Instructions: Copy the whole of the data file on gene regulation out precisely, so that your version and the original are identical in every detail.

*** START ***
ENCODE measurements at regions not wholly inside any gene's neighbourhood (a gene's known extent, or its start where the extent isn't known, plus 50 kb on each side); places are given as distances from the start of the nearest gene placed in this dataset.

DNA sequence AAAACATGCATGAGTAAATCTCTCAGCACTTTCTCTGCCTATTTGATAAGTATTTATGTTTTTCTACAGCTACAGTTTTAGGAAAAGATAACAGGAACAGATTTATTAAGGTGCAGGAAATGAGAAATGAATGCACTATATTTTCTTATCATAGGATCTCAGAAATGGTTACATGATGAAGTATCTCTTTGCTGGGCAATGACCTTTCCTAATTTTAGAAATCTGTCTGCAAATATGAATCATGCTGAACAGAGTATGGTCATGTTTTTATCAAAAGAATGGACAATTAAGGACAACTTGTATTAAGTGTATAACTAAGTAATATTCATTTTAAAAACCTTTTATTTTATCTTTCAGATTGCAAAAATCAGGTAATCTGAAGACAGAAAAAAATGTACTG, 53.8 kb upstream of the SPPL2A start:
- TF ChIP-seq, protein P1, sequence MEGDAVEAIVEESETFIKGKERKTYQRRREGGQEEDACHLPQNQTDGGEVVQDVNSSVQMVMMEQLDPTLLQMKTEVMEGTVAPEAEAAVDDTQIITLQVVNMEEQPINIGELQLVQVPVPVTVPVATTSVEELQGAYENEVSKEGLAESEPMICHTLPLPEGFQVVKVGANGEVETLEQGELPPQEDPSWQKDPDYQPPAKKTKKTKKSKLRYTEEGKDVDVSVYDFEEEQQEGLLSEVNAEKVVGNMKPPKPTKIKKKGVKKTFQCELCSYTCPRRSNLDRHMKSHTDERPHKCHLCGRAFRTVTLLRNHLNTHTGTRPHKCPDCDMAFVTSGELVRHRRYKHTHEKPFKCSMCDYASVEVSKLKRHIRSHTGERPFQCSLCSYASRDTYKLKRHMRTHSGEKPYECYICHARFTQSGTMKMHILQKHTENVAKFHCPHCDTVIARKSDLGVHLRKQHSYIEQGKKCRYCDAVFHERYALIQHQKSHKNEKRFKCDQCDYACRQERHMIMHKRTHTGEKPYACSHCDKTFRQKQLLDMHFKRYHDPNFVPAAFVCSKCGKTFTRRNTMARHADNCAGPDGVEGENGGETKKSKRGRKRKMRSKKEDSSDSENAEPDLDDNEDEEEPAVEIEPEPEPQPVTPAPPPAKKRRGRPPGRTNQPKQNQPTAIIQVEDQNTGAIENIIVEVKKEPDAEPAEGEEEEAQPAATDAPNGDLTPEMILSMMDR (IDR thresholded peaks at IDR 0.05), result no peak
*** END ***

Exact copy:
ENCODE measurements at regions not wholly inside any gene's neighbourhood (a gene's known extent, or its start where the extent isn't known, plus 50 kb on each side); places are given as distances from the start of the nearest gene placed in this dataset.

DNA sequence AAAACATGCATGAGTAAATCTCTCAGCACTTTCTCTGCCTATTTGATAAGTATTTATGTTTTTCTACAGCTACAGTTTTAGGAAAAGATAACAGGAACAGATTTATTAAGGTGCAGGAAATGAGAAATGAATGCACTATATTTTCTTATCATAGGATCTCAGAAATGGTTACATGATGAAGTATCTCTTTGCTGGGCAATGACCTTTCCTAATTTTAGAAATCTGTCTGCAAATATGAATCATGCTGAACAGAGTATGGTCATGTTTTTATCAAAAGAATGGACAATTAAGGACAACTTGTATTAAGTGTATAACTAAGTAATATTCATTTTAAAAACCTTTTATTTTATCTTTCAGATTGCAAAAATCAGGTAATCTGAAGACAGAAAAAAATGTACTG, 53.8 kb upstream of the SPPL2A start:
- TF ChIP-seq, protein P1, sequence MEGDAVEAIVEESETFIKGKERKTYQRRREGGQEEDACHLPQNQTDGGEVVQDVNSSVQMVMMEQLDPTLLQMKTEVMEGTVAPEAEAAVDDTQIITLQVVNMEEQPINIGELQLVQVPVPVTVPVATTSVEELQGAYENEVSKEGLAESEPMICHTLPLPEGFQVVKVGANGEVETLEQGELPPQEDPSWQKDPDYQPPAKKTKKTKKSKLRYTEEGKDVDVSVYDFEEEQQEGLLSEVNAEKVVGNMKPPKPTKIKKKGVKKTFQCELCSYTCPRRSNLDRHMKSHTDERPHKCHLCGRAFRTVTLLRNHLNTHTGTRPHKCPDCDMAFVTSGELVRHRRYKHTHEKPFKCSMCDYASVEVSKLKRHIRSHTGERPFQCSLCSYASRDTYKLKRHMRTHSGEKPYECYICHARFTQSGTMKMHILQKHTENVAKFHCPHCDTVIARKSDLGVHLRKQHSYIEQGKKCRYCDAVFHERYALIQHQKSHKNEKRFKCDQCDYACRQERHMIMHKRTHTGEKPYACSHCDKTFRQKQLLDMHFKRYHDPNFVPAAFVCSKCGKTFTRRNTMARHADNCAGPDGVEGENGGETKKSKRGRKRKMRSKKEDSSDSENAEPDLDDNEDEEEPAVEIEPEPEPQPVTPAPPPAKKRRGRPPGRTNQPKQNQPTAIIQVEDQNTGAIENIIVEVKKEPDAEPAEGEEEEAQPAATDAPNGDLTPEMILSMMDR (IDR thresholded peaks at IDR 0.05), result no peak